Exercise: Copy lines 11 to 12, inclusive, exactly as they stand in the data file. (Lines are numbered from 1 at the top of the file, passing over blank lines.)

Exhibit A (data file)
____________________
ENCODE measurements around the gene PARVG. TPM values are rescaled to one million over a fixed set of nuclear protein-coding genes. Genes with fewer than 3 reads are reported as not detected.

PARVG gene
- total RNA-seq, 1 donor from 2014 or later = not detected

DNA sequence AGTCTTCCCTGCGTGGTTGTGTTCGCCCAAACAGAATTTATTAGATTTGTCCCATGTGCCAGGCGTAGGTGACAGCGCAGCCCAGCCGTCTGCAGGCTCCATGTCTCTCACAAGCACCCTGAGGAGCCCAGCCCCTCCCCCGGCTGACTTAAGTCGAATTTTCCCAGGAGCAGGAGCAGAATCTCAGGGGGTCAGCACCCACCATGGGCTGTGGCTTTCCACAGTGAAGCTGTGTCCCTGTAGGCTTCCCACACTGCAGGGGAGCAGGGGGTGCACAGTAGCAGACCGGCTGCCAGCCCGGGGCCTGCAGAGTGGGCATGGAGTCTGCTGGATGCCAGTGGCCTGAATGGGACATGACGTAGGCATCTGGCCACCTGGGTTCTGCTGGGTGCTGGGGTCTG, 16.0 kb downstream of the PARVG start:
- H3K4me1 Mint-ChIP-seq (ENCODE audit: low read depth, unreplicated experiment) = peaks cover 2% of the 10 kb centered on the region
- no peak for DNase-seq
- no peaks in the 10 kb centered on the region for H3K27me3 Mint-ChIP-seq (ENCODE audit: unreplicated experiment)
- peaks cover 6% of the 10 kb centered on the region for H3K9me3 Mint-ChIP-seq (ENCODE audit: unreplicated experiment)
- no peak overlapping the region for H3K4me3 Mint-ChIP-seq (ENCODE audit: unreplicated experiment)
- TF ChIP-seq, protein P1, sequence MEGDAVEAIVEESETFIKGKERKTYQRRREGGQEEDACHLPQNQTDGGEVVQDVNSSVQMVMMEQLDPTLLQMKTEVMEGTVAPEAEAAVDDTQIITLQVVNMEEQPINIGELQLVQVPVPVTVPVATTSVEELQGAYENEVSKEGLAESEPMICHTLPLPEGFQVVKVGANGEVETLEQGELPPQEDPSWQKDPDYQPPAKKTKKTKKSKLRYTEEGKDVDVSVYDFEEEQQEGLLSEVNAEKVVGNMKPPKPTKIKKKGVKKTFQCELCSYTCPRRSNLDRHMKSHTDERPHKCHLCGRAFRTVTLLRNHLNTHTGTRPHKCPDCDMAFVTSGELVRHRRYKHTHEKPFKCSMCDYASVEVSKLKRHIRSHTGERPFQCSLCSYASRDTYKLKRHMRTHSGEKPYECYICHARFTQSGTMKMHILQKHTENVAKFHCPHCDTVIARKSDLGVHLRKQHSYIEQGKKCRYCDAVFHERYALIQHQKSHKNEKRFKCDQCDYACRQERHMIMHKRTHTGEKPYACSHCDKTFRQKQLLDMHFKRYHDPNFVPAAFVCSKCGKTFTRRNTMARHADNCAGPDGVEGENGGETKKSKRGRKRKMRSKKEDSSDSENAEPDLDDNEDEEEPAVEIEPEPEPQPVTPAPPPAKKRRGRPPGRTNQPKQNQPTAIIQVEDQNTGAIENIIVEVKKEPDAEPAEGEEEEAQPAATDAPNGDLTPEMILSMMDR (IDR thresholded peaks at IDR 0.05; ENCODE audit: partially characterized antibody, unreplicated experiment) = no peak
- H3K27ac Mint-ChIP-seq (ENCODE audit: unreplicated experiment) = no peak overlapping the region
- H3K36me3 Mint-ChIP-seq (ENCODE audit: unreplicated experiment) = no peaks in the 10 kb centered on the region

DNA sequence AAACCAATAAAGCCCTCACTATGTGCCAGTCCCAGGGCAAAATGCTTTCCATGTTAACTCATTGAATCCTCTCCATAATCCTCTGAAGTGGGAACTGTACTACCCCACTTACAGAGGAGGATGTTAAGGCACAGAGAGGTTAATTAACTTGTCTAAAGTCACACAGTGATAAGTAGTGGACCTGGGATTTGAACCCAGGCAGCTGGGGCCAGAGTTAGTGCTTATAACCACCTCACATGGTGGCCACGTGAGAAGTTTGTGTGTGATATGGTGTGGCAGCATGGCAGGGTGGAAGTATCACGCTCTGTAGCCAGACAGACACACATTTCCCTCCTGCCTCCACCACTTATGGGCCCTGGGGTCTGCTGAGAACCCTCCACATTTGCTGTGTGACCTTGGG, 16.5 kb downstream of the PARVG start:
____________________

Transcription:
- H3K27ac Mint-ChIP-seq (ENCODE audit: unreplicated experiment) = no peak overlapping the region
- H3K36me3 Mint-ChIP-seq (ENCODE audit: unreplicated experiment) = no peaks in the 10 kb centered on the region